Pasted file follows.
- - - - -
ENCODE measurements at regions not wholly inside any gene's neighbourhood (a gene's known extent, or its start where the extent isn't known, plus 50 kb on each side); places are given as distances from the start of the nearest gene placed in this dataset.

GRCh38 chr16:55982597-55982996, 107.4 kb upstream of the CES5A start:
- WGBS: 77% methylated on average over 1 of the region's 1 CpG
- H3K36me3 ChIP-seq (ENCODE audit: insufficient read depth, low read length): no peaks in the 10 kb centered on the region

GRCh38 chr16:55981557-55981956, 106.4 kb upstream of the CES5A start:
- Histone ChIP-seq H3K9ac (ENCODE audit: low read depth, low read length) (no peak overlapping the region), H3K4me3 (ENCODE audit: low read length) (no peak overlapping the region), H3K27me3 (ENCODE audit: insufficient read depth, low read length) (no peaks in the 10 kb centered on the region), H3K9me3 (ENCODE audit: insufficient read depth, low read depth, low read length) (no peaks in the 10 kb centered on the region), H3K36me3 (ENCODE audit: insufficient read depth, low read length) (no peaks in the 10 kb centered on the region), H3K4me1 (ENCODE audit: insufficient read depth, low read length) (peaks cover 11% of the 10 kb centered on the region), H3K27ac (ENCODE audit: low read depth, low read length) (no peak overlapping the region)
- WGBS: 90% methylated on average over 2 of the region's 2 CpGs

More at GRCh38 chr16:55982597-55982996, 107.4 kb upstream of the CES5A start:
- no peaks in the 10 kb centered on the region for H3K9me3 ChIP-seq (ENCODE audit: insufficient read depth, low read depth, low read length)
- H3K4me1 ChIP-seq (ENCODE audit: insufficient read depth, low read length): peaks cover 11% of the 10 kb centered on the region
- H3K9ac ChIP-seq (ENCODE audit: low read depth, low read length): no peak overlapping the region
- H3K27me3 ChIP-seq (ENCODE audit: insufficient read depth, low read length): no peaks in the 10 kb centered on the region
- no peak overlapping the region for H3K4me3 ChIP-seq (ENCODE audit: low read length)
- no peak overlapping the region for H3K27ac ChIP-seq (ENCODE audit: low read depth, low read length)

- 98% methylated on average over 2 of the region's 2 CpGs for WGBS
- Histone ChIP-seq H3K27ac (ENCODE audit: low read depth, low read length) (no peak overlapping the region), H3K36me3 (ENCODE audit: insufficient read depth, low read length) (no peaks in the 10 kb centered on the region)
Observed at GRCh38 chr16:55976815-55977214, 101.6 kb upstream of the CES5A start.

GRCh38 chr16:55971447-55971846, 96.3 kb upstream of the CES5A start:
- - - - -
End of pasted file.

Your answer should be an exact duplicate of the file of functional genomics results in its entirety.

ENCODE measurements at regions not wholly inside any gene's neighbourhood (a gene's known extent, or its start where the extent isn't known, plus 50 kb on each side); places are given as distances from the start of the nearest gene placed in this dataset.

GRCh38 chr16:55982597-55982996, 107.4 kb upstream of the CES5A start:
- WGBS: 77% methylated on average over 1 of the region's 1 CpG
- H3K36me3 ChIP-seq (ENCODE audit: insufficient read depth, low read length): no peaks in the 10 kb centered on the region

GRCh38 chr16:55981557-55981956, 106.4 kb upstream of the CES5A start:
- Histone ChIP-seq H3K9ac (ENCODE audit: low read depth, low read length) (no peak overlapping the region), H3K4me3 (ENCODE audit: low read length) (no peak overlapping the region), H3K27me3 (ENCODE audit: insufficient read depth, low read length) (no peaks in the 10 kb centered on the region), H3K9me3 (ENCODE audit: insufficient read depth, low read depth, low read length) (no peaks in the 10 kb centered on the region), H3K36me3 (ENCODE audit: insufficient read depth, low read length) (no peaks in the 10 kb centered on the region), H3K4me1 (ENCODE audit: insufficient read depth, low read length) (peaks cover 11% of the 10 kb centered on the region), H3K27ac (ENCODE audit: low read depth, low read length) (no peak overlapping the region)
- WGBS: 90% methylated on average over 2 of the region's 2 CpGs

More at GRCh38 chr16:55982597-55982996, 107.4 kb upstream of the CES5A start:
- no peaks in the 10 kb centered on the region for H3K9me3 ChIP-seq (ENCODE audit: insufficient read depth, low read depth, low read length)
- H3K4me1 ChIP-seq (ENCODE audit: insufficient read depth, low read length): peaks cover 11% of the 10 kb centered on the region
- H3K9ac ChIP-seq (ENCODE audit: low read depth, low read length): no peak overlapping the region
- H3K27me3 ChIP-seq (ENCODE audit: insufficient read depth, low read length): no peaks in the 10 kb centered on the region
- no peak overlapping the region for H3K4me3 ChIP-seq (ENCODE audit: low read length)
- no peak overlapping the region for H3K27ac ChIP-seq (ENCODE audit: low read depth, low read length)

- 98% methylated on average over 2 of the region's 2 CpGs for WGBS
- Histone ChIP-seq H3K27ac (ENCODE audit: low read depth, low read length) (no peak overlapping the region), H3K36me3 (ENCODE audit: insufficient read depth, low read length) (no peaks in the 10 kb centered on the region)
Observed at GRCh38 chr16:55976815-55977214, 101.6 kb upstream of the CES5A start.

GRCh38 chr16:55971447-55971846, 96.3 kb upstream of the CES5A start: